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Computers Quicken Pace of Race for Cures

Pharmaceutical and Biotech Firms Rely on Sophisticated Software to Identify Origins of Genetic Disease


Responding to an eruption in the science of human genetics, pharmaceutical and biotechnology companies are turning to the computer to mine a mountain of information in their search for new treatments for disease.

These companies are using sophisticated software to identify the genes and proteins responsible for a variety of human ills. One biotech firm found a rare gene defect that causes premature aging and early death. Another found a new way to treat patients in the final stages of heart failure. One company is sifting through human genes to find those that play a role in adult diabetes. Others are searching through catalogs of human enzymes to find promising drug targets to fight cancer and arthritis.

Many of these companies have relied on free, publicly available computer programs for sorting through huge libraries of electronic data, or have developed specialized software of their own. But the pace of discovery has accelerated, and many are looking outside to buy software packages that can make sense of the growing mass of information.

In recent months, that's meant a booming business for software firms that have mastered developments in genetic engineering--with several licensing their programs to major drug companies.

The application of computers to genetics has been spurred by the Human Genome Project--the multibillion-dollar attempt to provide a detailed map of human heredity by 2005. Together with commercial research efforts that may be moving even faster, the federally funded project aims to spell out all 3 billion genetic letters that make up an individual's DNA.

That's enough information to fill a thousand phone books of a thousand pages each. Without computers, the pages would be largely gibberish--page after page written out in the four letters of the genetic code--GCTA--without spaces between the words and little in the way of punctuation. No solitary researcher, working with notebook and pencil at his laboratory bench, could glean much of value from such a genetic labyrinth.

"The goal is to find the genes among a gigantic library of books," said Pierre Baldi, chairman of Net-ID, a small genetics software company with offices in Los Angeles and San Francisco. "With the naked eye, you cannot make any sense out of it."

This melding of biology and computer science has been awkwardly christened "bioinformatics."

Many of the firms that are building the new software look more like high-tech start-upsthan biotech laboratories. Typically they have assembled teams that include biologists and computer programmers, as well as those rare individuals who can move with comfort between the two worlds.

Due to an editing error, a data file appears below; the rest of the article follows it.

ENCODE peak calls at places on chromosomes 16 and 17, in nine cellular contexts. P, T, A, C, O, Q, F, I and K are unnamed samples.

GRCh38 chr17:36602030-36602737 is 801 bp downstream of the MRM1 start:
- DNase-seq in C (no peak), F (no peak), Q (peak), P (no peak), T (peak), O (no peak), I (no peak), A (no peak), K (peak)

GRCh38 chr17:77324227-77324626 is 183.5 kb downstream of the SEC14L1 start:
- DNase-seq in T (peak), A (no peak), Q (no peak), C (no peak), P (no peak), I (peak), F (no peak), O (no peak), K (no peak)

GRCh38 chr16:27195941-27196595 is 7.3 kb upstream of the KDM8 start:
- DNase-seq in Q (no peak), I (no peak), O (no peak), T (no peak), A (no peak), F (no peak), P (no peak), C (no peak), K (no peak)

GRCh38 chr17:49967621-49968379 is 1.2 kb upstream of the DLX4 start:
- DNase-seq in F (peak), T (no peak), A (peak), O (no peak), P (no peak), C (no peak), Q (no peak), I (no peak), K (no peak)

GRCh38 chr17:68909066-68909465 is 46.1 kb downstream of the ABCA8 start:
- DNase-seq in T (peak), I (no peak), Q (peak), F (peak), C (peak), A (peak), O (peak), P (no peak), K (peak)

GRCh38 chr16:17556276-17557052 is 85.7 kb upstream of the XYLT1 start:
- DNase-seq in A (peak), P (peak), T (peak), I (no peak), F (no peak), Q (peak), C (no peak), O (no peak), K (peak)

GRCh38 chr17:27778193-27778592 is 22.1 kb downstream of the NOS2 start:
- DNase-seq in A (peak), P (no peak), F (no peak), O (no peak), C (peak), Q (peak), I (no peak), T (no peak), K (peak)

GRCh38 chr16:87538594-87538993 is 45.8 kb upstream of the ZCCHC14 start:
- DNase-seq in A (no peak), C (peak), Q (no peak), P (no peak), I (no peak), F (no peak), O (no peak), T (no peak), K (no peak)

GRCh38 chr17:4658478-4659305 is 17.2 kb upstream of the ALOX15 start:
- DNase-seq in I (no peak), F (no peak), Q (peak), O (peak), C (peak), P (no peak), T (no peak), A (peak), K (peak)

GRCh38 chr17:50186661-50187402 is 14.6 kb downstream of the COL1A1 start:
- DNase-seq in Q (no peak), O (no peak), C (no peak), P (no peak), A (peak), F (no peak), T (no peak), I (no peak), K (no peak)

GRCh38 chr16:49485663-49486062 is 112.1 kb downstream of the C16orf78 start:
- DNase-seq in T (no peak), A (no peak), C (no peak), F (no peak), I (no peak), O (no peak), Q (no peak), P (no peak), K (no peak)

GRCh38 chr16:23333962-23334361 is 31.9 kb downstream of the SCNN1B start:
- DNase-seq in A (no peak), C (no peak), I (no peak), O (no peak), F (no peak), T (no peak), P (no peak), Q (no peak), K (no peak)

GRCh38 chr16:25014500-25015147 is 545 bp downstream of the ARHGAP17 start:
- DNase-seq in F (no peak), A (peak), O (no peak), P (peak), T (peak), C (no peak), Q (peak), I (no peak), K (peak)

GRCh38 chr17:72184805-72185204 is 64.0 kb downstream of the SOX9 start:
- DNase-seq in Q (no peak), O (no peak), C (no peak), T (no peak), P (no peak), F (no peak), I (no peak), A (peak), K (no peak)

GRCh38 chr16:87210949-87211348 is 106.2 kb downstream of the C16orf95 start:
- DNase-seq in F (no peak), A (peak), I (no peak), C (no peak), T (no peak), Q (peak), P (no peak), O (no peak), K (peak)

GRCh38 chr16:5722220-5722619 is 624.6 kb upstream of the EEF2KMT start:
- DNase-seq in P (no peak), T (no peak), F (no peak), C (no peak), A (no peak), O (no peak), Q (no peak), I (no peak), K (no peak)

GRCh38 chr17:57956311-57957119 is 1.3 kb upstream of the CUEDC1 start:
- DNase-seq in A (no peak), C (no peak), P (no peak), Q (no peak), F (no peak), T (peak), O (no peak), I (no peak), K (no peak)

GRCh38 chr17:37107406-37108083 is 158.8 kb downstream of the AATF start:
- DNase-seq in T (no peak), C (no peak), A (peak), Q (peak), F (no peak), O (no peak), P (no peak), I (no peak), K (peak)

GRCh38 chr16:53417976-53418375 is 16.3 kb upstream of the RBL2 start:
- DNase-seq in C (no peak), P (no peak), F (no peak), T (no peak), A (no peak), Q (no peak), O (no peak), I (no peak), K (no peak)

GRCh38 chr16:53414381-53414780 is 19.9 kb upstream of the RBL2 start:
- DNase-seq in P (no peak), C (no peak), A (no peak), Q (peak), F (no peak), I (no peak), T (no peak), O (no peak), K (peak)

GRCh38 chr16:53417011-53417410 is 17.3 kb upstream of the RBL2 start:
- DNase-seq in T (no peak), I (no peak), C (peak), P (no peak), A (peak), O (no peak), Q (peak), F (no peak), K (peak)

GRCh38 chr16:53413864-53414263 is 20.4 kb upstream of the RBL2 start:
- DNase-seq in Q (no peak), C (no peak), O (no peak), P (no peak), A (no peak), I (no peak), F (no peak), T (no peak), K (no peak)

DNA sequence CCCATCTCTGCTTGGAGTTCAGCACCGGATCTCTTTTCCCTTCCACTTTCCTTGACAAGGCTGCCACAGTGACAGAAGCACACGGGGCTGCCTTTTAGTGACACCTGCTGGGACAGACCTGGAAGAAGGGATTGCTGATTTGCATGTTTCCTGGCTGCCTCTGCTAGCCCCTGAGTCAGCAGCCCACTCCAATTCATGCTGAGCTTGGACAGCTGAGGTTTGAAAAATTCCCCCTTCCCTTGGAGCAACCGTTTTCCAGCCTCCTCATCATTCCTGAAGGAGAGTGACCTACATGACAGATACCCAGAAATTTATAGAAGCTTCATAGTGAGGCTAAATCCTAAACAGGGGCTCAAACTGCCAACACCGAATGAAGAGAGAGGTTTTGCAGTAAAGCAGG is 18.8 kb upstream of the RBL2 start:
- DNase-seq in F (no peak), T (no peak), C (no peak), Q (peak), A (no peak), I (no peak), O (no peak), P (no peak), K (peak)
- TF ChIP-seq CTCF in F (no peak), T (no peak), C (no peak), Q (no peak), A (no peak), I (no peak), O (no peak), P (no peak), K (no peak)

"You need people who are trained across disciplines, who know biology and know computing," said Thomas G. Marr, president and scientific founder of Genomica Corp., in Boulder, Colo., which last month licensed its software to drug giant Glaxo Wellcome. Marr is the prototype of the new computer-geneticist--he has degrees in systems engineering and biology.

A Gargantuan Task

Putting together all the fragmentary knowledge of human genetics "couldn't be done without the computer," he said. "It was too big a job; there were too many things that need to be compared."

Without sophisticated computer software, "it's like emptying the ocean with an eye dropper," said Joel Bellenson, one of the co-founders of Pangea Systems of Oakland, which in July licensed its systems to Eli Lilly & Co. "We're trying to provide [our customers] with aqueducts and pipelines."

At one level, the software provides a convenient way of organizing and retrieving data from a variety of sources--like a computerized catalog that lists the contents of a large number of libraries.

But the software has become much more ambitious than that by using tricks developed for military targeting and voice recognition. To determine a gene's function, it can search out similar genes that have been identified in a variety of species. Or it can identify a series of genes that work together inside specialized human tissues such as the liver, the brain or the pancreas. Or zero in on differences between normal cells and those that have been transformed by cancer.

And the most ambitious software attempts to predict the three-dimensional shape of the proteins produced by genes and then identify potential drugs that could fit into the spaces of the larger molecules and block their action.

At Metabolex Inc., a biotech company in Hayward, scientists are using the Pangea software to seek out the many genes involved in adult diabetes. The plan is to find genes activated in normal cells, compare them with those found in diseased cells and eventually design drugs that will treat the diabetes.

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